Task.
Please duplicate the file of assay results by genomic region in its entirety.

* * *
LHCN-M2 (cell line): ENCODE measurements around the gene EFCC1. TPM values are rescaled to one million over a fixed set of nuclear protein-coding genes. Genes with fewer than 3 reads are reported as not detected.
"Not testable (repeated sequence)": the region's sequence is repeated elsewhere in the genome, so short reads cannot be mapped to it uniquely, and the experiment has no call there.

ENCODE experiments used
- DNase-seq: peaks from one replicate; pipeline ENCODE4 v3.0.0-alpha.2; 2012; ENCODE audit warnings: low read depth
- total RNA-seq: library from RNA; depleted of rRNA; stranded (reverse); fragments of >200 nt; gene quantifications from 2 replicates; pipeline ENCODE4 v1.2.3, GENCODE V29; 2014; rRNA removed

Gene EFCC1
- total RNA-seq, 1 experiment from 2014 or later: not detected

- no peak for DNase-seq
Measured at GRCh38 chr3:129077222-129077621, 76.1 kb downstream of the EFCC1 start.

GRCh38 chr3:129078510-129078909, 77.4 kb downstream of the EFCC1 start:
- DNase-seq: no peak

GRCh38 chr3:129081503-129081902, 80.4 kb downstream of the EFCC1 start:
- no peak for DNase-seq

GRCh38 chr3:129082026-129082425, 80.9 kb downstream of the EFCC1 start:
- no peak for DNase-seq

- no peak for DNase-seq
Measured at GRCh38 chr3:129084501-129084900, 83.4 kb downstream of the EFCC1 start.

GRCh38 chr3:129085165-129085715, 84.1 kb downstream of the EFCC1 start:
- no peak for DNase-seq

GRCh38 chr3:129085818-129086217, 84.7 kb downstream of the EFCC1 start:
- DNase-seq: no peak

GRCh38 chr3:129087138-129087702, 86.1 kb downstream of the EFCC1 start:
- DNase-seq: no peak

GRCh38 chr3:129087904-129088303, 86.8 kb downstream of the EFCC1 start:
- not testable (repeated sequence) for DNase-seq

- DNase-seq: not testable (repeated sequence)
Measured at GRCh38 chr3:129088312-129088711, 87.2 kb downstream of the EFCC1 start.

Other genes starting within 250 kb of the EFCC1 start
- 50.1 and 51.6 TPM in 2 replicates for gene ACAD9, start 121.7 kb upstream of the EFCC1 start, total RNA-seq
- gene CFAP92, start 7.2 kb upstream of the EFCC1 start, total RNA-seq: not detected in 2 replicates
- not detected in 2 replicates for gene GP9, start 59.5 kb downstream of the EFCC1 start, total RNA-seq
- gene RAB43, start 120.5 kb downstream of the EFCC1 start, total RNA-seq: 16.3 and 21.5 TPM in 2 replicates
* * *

LHCN-M2 (cell line): ENCODE measurements around the gene EFCC1. TPM values are rescaled to one million over a fixed set of nuclear protein-coding genes. Genes with fewer than 3 reads are reported as not detected.
"Not testable (repeated sequence)": the region's sequence is repeated elsewhere in the genome, so short reads cannot be mapped to it uniquely, and the experiment has no call there.

ENCODE experiments used
- DNase-seq: peaks from one replicate; pipeline ENCODE4 v3.0.0-alpha.2; 2012; ENCODE audit warnings: low read depth
- total RNA-seq: library from RNA; depleted of rRNA; stranded (reverse); fragments of >200 nt; gene quantifications from 2 replicates; pipeline ENCODE4 v1.2.3, GENCODE V29; 2014; rRNA removed

Gene EFCC1
- total RNA-seq, 1 experiment from 2014 or later: not detected

- no peak for DNase-seq
Measured at GRCh38 chr3:129077222-129077621, 76.1 kb downstream of the EFCC1 start.

GRCh38 chr3:129078510-129078909, 77.4 kb downstream of the EFCC1 start:
- DNase-seq: no peak

GRCh38 chr3:129081503-129081902, 80.4 kb downstream of the EFCC1 start:
- no peak for DNase-seq

GRCh38 chr3:129082026-129082425, 80.9 kb downstream of the EFCC1 start:
- no peak for DNase-seq

- no peak for DNase-seq
Measured at GRCh38 chr3:129084501-129084900, 83.4 kb downstream of the EFCC1 start.

GRCh38 chr3:129085165-129085715, 84.1 kb downstream of the EFCC1 start:
- no peak for DNase-seq

GRCh38 chr3:129085818-129086217, 84.7 kb downstream of the EFCC1 start:
- DNase-seq: no peak

GRCh38 chr3:129087138-129087702, 86.1 kb downstream of the EFCC1 start:
- DNase-seq: no peak

GRCh38 chr3:129087904-129088303, 86.8 kb downstream of the EFCC1 start:
- not testable (repeated sequence) for DNase-seq

- DNase-seq: not testable (repeated sequence)
Measured at GRCh38 chr3:129088312-129088711, 87.2 kb downstream of the EFCC1 start.

Other genes starting within 250 kb of the EFCC1 start
- 50.1 and 51.6 TPM in 2 replicates for gene ACAD9, start 121.7 kb upstream of the EFCC1 start, total RNA-seq
- gene CFAP92, start 7.2 kb upstream of the EFCC1 start, total RNA-seq: not detected in 2 replicates
- not detected in 2 replicates for gene GP9, start 59.5 kb downstream of the EFCC1 start, total RNA-seq
- gene RAB43, start 120.5 kb downstream of the EFCC1 start, total RNA-seq: 16.3 and 21.5 TPM in 2 replicates